After looking at concept art of various humanoid creatures portrayed in science fiction I noticed many artists tend to make the abdominal muscles of their creatures/aliens look similar to those muscles found in humans and other primates.

I would like to know if a non-primate mammal/reptile/bird does become humanoid (perhaps through the process of convergent evolution) how different would their abdominal muscles realistically look like compared to those of primates?

enter image description here

  • $\begingroup$ The function of muscles is to pull. He abdomen is shaped that way in order to bend the spine by pulling smaller sections instead of smashing the chest of the animal into the pelvils. So just ask yourself, what function do the muscles in your creature have? $\endgroup$
    – user75689
    Commented May 23, 2020 at 20:36

2 Answers 2


Not a lot different, really.

Well, as it turns out, with evolution being what it is, animals being descended from earlier kinds of animal; it should come as no surprise that the anatomy is going to be relatively familiar across species.

The images shown here demonstrate that even between amphibians and mammals, there's quite a lot of similarity --- the musculature comprises homologous structures. You can clearly see the pectorals, rectus abdomini (six/eight pack), the external obliques.

As for the motivations of fantasy artists, I've noticed that, anatomically speaking, when it comes to werefolk of one kind or another, artists tend to plop a cat or dog head onto a human body, cover it with fur, give it an anatomically incorrect tail and call it a day. They don't make tiger people's bodies look very tigerlike! I think the reasons for this are twofold: first, trying to figure out what a feline body will look like after millions of years of evolution into an upright posture is no easy task. Bones will lengthen and change shape; joints will move differently; muscles will alter their place and function. The resulting body might look something like a human body -- maybe thinner and more flexible -- but its shape will be quite different even though the underlying muscles will all have human homologues.

The second reason is boobs. Yep. Whenever we see a Werecat or Werewolf or Werewhatever female character in fantasy, what do we see? Wide human hips and big human boobs high up on the chest. If you've ever owned a girl cat or dog, you know that wide hips and high boobs are not a thing among most animals. I suspect that a real Werecat would retain a relatively narrow pelvic girdle and six or eight tits along the abdomen. Not very sexy for movies, but, that's reality check!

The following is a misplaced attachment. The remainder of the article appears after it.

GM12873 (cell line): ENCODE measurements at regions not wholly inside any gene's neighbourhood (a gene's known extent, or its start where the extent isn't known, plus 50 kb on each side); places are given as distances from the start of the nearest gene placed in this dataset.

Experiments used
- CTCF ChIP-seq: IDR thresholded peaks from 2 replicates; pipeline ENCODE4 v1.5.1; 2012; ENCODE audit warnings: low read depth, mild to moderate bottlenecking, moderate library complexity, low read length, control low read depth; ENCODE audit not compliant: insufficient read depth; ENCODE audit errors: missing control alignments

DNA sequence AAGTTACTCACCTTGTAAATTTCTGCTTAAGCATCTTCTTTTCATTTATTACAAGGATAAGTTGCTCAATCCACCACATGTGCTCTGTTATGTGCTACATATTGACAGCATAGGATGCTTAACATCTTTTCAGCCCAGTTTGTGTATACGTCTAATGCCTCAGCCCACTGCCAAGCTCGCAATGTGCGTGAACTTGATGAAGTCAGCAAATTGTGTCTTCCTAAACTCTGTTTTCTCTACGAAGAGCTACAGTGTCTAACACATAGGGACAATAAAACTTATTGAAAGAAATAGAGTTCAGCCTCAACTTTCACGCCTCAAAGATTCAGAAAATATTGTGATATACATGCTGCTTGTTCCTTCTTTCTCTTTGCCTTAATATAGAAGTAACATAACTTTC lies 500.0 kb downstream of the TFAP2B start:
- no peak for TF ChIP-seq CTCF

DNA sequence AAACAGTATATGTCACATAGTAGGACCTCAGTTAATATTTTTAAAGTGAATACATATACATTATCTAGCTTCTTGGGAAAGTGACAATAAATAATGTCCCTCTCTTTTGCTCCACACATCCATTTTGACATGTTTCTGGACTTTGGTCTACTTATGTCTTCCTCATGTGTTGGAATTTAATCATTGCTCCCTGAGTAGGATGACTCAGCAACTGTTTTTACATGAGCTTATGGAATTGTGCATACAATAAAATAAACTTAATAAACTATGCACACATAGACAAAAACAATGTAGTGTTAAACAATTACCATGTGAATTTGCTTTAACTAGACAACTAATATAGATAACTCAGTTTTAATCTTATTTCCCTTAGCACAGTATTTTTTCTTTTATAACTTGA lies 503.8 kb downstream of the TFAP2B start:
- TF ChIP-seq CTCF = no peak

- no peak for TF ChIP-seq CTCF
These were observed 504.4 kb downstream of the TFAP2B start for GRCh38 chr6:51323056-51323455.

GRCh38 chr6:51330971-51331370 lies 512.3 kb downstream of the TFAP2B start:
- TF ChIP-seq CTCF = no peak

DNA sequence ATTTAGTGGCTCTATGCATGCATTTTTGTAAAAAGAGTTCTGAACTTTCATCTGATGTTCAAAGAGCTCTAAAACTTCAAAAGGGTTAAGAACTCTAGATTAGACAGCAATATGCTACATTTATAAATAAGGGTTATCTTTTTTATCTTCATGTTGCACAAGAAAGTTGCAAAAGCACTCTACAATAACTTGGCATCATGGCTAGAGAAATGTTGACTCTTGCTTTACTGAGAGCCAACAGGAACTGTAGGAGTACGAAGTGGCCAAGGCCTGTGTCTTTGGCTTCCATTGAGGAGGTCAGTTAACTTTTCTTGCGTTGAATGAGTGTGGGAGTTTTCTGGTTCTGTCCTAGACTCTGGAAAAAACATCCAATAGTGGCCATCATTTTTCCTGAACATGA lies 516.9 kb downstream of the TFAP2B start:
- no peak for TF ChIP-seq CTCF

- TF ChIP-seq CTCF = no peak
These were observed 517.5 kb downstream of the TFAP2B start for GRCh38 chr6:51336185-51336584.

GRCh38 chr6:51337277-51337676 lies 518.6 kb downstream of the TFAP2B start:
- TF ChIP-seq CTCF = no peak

Here's a cat:

enter image description here

Here's a dog:

enter image description here

Here's a frog:

enter image description here

  • 3
    $\begingroup$ Ahem. The technical term for your second reason is "fan service" 😉. That said (and also note this and this), if your critters have human-like intelligence, they very well may have human-like hips for the same reason humans do; we need them to give birth. $\endgroup$
    – Matthew
    Commented May 1, 2020 at 2:46
  • 2
    $\begingroup$ except it will not be the same for birds and reptiles who have ribs all the way down, many even have gastralia which is like an extra set of ribs for the belly. it is not even true for salamanders, frogs are just weird and have lost a lot of bones. $\endgroup$
    – John
    Commented May 1, 2020 at 3:22
  • $\begingroup$ I wanna see a six-pack of a chicken, please. $\endgroup$ Commented May 1, 2020 at 4:57
  • $\begingroup$ @AdrianColomitchi -- LMGTFY. $\endgroup$
    – elemtilas
    Commented May 1, 2020 at 5:15

Only if it is a mammal.

if it is mammal not much will be different, mammals are pretty conservative in their anatomy. frogs have a similar muscle pattern, frogs are really specialized and derived and have lost a lot of bones(this is also why they should not be used for high school dissections, they are misleading).

but Basically all other vertebrates have ribs all the way down, the major exceptions being crocodiles (which have gastralia so still no six pack) and frogs which can have six packs and a few squmates which have a lumbar region too but it is pretty rare.

If they are crocodiles, birds, dinosaurs or any of the archosaurs, it is impossible. These groups have gastralia which is an extra set of ribs in the belly. A therapod for instance will not have a six pack the closest it could get would be a 40 pack thanks to all the gastralia.

dinosaurs enter image description here

Crocodiles enter image description here

birds enter image description here


there are plenty of other complications as well, in birds for instance the wing muscles cover the entire stomach reaching the pelvis even, and you have things like turtles with shells.


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